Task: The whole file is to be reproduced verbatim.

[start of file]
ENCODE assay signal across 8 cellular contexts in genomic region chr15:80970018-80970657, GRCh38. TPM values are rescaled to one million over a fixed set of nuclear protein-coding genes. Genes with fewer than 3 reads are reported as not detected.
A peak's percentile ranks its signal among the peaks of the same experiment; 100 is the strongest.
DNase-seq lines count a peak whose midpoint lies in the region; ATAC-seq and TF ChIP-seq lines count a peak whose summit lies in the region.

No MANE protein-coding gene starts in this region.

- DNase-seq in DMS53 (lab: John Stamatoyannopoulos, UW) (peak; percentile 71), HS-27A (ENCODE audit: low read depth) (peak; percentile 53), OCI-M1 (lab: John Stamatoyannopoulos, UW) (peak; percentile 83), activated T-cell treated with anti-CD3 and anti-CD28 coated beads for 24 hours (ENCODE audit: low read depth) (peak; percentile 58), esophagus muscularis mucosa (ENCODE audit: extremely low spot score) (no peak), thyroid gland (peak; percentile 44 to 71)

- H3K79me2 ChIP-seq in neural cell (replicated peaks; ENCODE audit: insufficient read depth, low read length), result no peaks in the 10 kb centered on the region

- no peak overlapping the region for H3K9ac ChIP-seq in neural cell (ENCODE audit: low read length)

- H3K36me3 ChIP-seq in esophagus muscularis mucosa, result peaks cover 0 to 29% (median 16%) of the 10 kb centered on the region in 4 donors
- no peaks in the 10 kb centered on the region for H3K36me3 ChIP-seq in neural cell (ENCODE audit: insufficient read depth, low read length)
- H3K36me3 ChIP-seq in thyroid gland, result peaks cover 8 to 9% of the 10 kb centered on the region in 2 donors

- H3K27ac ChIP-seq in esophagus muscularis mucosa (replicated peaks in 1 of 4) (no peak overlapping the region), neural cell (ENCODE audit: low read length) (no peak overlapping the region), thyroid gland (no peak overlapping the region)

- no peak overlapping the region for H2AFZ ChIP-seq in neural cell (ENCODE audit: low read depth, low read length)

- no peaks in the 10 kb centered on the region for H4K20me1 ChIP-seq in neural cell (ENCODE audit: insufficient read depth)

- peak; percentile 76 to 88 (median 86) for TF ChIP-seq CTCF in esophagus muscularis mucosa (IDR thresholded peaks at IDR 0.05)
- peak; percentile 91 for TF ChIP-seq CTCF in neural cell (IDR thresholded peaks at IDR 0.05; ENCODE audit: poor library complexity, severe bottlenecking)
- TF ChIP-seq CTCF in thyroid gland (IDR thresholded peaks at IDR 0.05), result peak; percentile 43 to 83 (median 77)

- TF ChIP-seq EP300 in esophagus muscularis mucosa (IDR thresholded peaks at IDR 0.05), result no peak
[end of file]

ENCODE assay signal across 8 cellular contexts in genomic region chr15:80970018-80970657, GRCh38. TPM values are rescaled to one million over a fixed set of nuclear protein-coding genes. Genes with fewer than 3 reads are reported as not detected.
A peak's percentile ranks its signal among the peaks of the same experiment; 100 is the strongest.
DNase-seq lines count a peak whose midpoint lies in the region; ATAC-seq and TF ChIP-seq lines count a peak whose summit lies in the region.

No MANE protein-coding gene starts in this region.

- DNase-seq in DMS53 (lab: John Stamatoyannopoulos, UW) (peak; percentile 71), HS-27A (ENCODE audit: low read depth) (peak; percentile 53), OCI-M1 (lab: John Stamatoyannopoulos, UW) (peak; percentile 83), activated T-cell treated with anti-CD3 and anti-CD28 coated beads for 24 hours (ENCODE audit: low read depth) (peak; percentile 58), esophagus muscularis mucosa (ENCODE audit: extremely low spot score) (no peak), thyroid gland (peak; percentile 44 to 71)

- H3K79me2 ChIP-seq in neural cell (replicated peaks; ENCODE audit: insufficient read depth, low read length), result no peaks in the 10 kb centered on the region

- no peak overlapping the region for H3K9ac ChIP-seq in neural cell (ENCODE audit: low read length)

- H3K36me3 ChIP-seq in esophagus muscularis mucosa, result peaks cover 0 to 29% (median 16%) of the 10 kb centered on the region in 4 donors
- no peaks in the 10 kb centered on the region for H3K36me3 ChIP-seq in neural cell (ENCODE audit: insufficient read depth, low read length)
- H3K36me3 ChIP-seq in thyroid gland, result peaks cover 8 to 9% of the 10 kb centered on the region in 2 donors

- H3K27ac ChIP-seq in esophagus muscularis mucosa (replicated peaks in 1 of 4) (no peak overlapping the region), neural cell (ENCODE audit: low read length) (no peak overlapping the region), thyroid gland (no peak overlapping the region)

- no peak overlapping the region for H2AFZ ChIP-seq in neural cell (ENCODE audit: low read depth, low read length)

- no peaks in the 10 kb centered on the region for H4K20me1 ChIP-seq in neural cell (ENCODE audit: insufficient read depth)

- peak; percentile 76 to 88 (median 86) for TF ChIP-seq CTCF in esophagus muscularis mucosa (IDR thresholded peaks at IDR 0.05)
- peak; percentile 91 for TF ChIP-seq CTCF in neural cell (IDR thresholded peaks at IDR 0.05; ENCODE audit: poor library complexity, severe bottlenecking)
- TF ChIP-seq CTCF in thyroid gland (IDR thresholded peaks at IDR 0.05), result peak; percentile 43 to 83 (median 77)

- TF ChIP-seq EP300 in esophagus muscularis mucosa (IDR thresholded peaks at IDR 0.05), result no peak